The best defense strategy is the courage to attack yourself.

Always create a moving target for your competition.  This is accomplished by attacking yourself.  Every area of your product leadership in the marketplace needs to be recreated and renewed.   Apple has a strong history of doing that by releasing new versions of it’s wildly popular devices and environments:

  • Shuffle – 3rd generation
  • iPod – 9th generation
  • nano – 5th generation
  • Touch – 2nd generation
  • iTunes – version 9
  • TV – iTunes integration with control from iPhone or Touch
  • iPhone – 3rd generation

Strong competitive moves should always be blocked.

First lets look at the competitor moves of B&N + Plastic Logic, and Amazon. These companies have strong showings in one are of portable media consumption – digital books and periodicals.   These companies could create a set of products and user environments that would erode Apples position as leader in the Portable Media Consumption.  In many ways this has occurred because Apple has not reacted quickly enough to the strong acceptance of the Kindle.

The B&N and Plastic Logic partnership is a serious concern.  Here you have a strong device which outperforms (on paper) the Kindle and is coupled with the library of books and magazines available through B&N. Yes, it’s minus some of the cutie features of the nook like in-store book browsing, but that wouldn’t be too hard to change.  The point is the QUE is positioned as a business Pro Reader.  It can be your eBook reader, present your MS files,  remote sync with your folders back on the office server, sync your calendar, and sync your email.

What’s to stop either B&N/Plastic Logic or Amazon from moving into a space like ‘business users’ and create the needed user development tools and begin to compete head on with Apple in all other areas of the iUniverse.  It could conceivably happen.  Again, because of the slow reaction by Apple to these threats.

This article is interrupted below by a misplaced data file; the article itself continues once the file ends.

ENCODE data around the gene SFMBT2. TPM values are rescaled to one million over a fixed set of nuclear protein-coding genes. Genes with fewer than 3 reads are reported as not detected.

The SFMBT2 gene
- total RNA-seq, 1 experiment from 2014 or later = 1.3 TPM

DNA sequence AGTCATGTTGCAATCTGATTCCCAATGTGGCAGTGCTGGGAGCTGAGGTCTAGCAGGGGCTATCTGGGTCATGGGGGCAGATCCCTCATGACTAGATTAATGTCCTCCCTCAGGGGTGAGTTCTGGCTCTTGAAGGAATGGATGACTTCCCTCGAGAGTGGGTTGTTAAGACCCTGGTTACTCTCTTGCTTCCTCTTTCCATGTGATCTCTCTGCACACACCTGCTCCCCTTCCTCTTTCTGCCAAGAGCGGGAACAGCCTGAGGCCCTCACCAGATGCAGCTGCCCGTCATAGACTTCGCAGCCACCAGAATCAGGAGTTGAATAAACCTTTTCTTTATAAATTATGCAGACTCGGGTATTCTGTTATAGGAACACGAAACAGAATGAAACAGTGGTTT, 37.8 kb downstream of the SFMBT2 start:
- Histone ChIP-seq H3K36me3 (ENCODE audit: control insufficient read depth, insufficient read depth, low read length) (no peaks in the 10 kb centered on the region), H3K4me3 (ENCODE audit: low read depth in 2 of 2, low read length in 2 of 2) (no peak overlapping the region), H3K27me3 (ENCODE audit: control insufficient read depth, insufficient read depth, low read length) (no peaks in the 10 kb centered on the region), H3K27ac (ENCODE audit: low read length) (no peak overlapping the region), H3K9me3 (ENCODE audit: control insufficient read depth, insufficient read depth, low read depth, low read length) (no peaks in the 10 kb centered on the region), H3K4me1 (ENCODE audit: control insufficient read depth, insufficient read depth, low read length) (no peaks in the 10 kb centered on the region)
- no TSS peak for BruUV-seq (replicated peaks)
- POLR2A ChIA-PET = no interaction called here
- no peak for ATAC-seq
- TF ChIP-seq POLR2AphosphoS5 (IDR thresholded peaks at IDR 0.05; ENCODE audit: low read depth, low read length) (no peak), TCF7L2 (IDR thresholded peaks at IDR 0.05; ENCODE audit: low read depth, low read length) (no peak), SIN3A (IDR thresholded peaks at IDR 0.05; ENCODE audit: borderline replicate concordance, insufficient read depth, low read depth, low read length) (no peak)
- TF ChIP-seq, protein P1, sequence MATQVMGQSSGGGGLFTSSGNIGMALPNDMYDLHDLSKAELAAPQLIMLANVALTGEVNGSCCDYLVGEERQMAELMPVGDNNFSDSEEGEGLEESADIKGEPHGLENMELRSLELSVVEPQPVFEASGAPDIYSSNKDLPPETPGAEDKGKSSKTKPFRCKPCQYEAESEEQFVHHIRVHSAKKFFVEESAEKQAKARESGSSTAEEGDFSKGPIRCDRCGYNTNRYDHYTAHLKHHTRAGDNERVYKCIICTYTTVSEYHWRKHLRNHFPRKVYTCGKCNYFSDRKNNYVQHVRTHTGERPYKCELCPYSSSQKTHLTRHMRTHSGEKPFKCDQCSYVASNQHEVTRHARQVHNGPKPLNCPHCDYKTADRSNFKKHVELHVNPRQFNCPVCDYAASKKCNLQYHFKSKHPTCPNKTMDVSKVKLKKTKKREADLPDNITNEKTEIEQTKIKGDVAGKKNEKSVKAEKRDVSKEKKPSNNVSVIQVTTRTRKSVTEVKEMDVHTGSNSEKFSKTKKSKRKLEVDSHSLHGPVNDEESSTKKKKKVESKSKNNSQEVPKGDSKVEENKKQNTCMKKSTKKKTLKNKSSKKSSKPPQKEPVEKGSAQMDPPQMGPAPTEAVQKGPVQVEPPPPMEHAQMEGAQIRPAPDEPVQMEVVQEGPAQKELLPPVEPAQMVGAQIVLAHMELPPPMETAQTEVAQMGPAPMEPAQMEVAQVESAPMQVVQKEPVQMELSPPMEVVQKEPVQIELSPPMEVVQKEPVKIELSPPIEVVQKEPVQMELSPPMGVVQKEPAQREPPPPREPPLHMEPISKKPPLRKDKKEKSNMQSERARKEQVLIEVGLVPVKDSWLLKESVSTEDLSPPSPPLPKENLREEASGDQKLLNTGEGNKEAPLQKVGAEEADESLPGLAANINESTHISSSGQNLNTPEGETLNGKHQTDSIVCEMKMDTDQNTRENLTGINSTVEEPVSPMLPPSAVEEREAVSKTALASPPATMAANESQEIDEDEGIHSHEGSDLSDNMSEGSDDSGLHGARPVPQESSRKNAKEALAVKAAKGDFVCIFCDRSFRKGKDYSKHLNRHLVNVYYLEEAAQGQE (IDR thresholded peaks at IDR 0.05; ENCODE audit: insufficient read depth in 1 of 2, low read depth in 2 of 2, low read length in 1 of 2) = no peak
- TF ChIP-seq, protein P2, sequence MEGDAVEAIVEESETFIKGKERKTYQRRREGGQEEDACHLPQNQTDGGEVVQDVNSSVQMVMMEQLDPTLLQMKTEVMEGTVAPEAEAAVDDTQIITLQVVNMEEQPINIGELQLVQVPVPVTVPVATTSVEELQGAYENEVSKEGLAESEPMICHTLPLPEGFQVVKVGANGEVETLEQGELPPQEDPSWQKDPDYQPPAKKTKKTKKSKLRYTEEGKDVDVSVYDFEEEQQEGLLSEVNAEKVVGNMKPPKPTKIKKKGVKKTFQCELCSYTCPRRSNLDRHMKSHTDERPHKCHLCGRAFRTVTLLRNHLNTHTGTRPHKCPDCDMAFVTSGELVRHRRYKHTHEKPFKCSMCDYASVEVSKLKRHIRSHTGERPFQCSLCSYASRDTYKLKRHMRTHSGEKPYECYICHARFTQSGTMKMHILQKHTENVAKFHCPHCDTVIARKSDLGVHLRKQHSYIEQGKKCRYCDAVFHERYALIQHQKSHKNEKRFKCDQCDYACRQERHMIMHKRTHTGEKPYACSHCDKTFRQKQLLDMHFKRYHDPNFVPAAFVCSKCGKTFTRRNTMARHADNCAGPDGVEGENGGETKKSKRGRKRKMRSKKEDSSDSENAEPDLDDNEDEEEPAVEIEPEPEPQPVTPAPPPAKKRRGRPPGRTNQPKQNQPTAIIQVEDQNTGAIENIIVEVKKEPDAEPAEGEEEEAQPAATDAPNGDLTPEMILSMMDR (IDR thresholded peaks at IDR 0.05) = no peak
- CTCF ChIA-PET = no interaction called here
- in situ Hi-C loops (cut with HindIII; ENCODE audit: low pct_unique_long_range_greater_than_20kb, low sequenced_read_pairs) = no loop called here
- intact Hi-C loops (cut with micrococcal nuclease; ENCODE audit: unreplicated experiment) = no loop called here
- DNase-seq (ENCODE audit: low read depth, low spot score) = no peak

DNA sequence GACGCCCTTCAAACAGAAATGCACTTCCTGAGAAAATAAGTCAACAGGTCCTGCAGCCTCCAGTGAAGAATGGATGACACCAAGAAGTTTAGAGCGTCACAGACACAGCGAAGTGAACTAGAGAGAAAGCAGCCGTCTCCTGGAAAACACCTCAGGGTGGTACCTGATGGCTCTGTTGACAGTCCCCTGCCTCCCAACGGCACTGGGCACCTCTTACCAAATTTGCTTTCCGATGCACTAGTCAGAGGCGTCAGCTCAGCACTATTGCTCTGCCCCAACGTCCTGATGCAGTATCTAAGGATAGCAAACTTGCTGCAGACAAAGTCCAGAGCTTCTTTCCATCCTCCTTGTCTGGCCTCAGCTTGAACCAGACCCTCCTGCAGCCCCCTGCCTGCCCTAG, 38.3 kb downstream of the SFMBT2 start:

Not Offensive Flanking or Guerrilla

Let’s quickly run through the other marketing warfare possibilities: Offensive Attacks, Flanking Attacks, and Guerrilla Attacks.  These items are taken from Marketing Warfare by Al Ries.

Offensive Marketing (waged by #2 on the leader)

  1. The main consideration is the strength of the leader’s position. – If they are attacking a leader, I don’t see it so I can’t figure out what strength they would have focused on.
  2. Find the weakness in the leader’s strength and attack at that point. – Since I don’t see them targeting a leader and it’s strength, I can’t figure out the weakness inside the strength.
  3. Launch the attack on as narrow a front as possible. – This launch seems anything but focused on a narrow objective, and everything like a line extension to the iUniverse

Flanking Marketing (waged by #3 or all others on #2 or #1)

  1. A good flanking move must be made into a uncontested area. – Lots of tablets already, lots of eReaders, this is not uncontested ground.
  2. Tactical surprise ought to be an important element of the plan. – This was very publicized in the rumor mills with strategic leaks.  No surprise it was coming
  3. The pursuit is just as critical as the attack itself. – If this does become a success and they really pour it on, who actually loses the market share?  Back to who is the target?